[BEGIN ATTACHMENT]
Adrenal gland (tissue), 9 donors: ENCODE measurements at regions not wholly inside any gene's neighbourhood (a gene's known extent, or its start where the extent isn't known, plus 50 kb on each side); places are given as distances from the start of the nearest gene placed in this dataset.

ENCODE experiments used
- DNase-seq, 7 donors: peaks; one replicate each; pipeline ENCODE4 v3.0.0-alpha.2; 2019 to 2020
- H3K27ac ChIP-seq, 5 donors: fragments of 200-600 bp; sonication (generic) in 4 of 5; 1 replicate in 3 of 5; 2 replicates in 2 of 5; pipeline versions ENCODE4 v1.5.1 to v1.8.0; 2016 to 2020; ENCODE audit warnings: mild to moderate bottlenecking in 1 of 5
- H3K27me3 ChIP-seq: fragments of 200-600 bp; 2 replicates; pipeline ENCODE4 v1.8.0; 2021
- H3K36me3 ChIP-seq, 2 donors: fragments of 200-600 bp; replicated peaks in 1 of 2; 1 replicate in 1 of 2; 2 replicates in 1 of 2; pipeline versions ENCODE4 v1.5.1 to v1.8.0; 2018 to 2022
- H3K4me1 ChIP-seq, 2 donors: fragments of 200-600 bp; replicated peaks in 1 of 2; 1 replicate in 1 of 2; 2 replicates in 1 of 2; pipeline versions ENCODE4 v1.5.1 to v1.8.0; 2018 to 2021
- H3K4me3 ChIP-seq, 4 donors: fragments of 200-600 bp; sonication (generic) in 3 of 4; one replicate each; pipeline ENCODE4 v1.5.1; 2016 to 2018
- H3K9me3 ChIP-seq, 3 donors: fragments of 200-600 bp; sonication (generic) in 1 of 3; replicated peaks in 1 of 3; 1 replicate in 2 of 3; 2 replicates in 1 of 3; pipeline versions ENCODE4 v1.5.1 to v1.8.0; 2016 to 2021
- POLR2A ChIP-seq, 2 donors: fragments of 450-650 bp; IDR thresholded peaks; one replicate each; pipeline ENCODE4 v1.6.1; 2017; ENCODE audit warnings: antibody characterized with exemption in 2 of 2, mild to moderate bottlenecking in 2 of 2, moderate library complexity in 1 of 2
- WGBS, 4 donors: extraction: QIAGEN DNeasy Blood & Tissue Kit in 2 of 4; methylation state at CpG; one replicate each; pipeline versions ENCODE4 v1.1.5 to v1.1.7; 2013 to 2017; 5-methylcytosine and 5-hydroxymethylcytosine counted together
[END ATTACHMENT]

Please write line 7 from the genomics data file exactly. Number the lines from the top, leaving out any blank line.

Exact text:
- H3K4me1 ChIP-seq, 2 donors: fragments of 200-600 bp; replicated peaks in 1 of 2; 1 replicate in 1 of 2; 2 replicates in 1 of 2; pipeline versions ENCODE4 v1.5.1 to v1.8.0; 2018 to 2021